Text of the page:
New York Times political guru, who is famous for using statistics in his 538 column to predict the outcome of elections, has come out of the closet as a gay man. (Not that he was ever closeted in the traditional sense, it’s just that his sexual orientation wasn’t widely known) We certainly welcome the smartest political mind in Washington and give a big, hearty hello!
According to a profile in the Guardian:
For weeks and months, the election had been “too close to call”. Pundit after pundit declared that the election could “go either way”. That it was “neck and neck”. Only it wasn’t. In the end, it turned out not to be neck and neck at all. Or precisely what Nate Silver had been saying for months. On election day, he predicted Obama had a 90.9% chance of winning a majority in the electoral votes and by crunching polling data he successfully predicted the correct result in 50 out of 50 states.
“You know who won the election tonight?” asked the MSNBC TV news anchor, Rachel Maddow. “Nate Silver.”
In the weeks before the election, Silver’s critics (largely on the right, angry that he was predicting an Obama win) attacked not just his methodology, but also him. Dean Chambers of UnSkewedPolls.com railed against his “voodoo statistics“, claimed he’d been “smoking the wacky weed” and finally pronounced him a “thin and effeminate” man “of small stature” with a “soft-sounding voice”.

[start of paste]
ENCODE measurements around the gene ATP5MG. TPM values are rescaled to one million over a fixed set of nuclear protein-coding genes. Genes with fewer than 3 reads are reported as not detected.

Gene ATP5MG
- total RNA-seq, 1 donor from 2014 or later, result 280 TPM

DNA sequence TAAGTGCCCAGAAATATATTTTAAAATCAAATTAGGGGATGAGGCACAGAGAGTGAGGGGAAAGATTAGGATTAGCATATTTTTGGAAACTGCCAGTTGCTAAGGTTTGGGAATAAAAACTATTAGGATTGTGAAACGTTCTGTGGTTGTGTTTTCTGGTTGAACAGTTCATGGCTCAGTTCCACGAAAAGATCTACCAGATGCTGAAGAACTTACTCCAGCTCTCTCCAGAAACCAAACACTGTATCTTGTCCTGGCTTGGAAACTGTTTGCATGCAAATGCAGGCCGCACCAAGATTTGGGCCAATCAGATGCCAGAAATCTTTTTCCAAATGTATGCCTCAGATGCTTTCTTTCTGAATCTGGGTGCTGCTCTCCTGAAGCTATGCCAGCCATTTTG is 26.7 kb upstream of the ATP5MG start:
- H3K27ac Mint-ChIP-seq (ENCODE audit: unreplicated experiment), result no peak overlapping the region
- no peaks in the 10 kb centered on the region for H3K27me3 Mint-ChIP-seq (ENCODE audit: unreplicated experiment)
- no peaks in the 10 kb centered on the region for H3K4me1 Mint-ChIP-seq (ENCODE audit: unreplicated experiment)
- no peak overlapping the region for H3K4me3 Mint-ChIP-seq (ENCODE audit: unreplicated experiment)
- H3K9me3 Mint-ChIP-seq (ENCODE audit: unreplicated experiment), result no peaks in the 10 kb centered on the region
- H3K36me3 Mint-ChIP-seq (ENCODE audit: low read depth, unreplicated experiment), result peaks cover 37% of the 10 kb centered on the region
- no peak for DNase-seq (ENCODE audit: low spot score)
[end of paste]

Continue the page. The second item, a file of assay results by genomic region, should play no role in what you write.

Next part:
There was more than a touch of homophobia to the criticism (Silver is gay), not to mention an aversion to scientific rationalism that has come to characterise certain segments of the conservative right. (Gawker compared the attack to “something like a jock slapping a math book out of a kid’s hands and saying, ‘NICE NUMBERS, FAG.'”)
Silver not only serves as a role model for gay kids, but stands for the triumph of geeks over idiots who push them around in schoolyards. This election cycle has been astounding. Not only did the LGBT community elect openly gay candidates — the dude who accurately predicted the election is out. This is truly a new day for the LGBT world, where our youth know that they can go as far as their grit, drive, determination, and abilities take them.